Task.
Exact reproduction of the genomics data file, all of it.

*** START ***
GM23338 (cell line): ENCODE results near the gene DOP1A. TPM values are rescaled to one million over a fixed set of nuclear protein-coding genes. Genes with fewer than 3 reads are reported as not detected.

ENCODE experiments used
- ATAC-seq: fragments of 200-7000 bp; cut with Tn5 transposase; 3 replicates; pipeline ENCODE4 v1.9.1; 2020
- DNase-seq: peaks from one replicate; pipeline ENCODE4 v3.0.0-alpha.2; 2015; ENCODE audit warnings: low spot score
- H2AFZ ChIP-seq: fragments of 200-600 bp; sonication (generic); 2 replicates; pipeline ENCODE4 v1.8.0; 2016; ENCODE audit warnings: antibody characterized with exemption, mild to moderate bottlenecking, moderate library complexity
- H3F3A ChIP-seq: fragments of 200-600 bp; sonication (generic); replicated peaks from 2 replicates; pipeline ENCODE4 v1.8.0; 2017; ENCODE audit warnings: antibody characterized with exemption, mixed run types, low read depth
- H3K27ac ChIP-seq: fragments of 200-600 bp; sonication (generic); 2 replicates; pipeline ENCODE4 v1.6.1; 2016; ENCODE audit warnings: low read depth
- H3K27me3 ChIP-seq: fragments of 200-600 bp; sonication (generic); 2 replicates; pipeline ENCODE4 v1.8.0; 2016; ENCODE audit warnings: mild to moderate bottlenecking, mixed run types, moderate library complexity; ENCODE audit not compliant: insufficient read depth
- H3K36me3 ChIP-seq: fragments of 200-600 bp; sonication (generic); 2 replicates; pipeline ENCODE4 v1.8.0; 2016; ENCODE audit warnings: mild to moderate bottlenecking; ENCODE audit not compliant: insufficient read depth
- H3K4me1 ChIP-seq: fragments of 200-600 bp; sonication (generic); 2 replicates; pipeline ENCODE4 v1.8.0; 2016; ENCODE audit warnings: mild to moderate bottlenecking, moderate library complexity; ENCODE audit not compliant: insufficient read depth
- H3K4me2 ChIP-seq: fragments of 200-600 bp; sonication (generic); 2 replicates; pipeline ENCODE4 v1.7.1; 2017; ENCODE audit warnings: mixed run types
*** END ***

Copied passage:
GM23338 (cell line): ENCODE results near the gene DOP1A. TPM values are rescaled to one million over a fixed set of nuclear protein-coding genes. Genes with fewer than 3 reads are reported as not detected.

ENCODE experiments used
- ATAC-seq: fragments of 200-7000 bp; cut with Tn5 transposase; 3 replicates; pipeline ENCODE4 v1.9.1; 2020
- DNase-seq: peaks from one replicate; pipeline ENCODE4 v3.0.0-alpha.2; 2015; ENCODE audit warnings: low spot score
- H2AFZ ChIP-seq: fragments of 200-600 bp; sonication (generic); 2 replicates; pipeline ENCODE4 v1.8.0; 2016; ENCODE audit warnings: antibody characterized with exemption, mild to moderate bottlenecking, moderate library complexity
- H3F3A ChIP-seq: fragments of 200-600 bp; sonication (generic); replicated peaks from 2 replicates; pipeline ENCODE4 v1.8.0; 2017; ENCODE audit warnings: antibody characterized with exemption, mixed run types, low read depth
- H3K27ac ChIP-seq: fragments of 200-600 bp; sonication (generic); 2 replicates; pipeline ENCODE4 v1.6.1; 2016; ENCODE audit warnings: low read depth
- H3K27me3 ChIP-seq: fragments of 200-600 bp; sonication (generic); 2 replicates; pipeline ENCODE4 v1.8.0; 2016; ENCODE audit warnings: mild to moderate bottlenecking, mixed run types, moderate library complexity; ENCODE audit not compliant: insufficient read depth
- H3K36me3 ChIP-seq: fragments of 200-600 bp; sonication (generic); 2 replicates; pipeline ENCODE4 v1.8.0; 2016; ENCODE audit warnings: mild to moderate bottlenecking; ENCODE audit not compliant: insufficient read depth
- H3K4me1 ChIP-seq: fragments of 200-600 bp; sonication (generic); 2 replicates; pipeline ENCODE4 v1.8.0; 2016; ENCODE audit warnings: mild to moderate bottlenecking, moderate library complexity; ENCODE audit not compliant: insufficient read depth
- H3K4me2 ChIP-seq: fragments of 200-600 bp; sonication (generic); 2 replicates; pipeline ENCODE4 v1.7.1; 2017; ENCODE audit warnings: mixed run types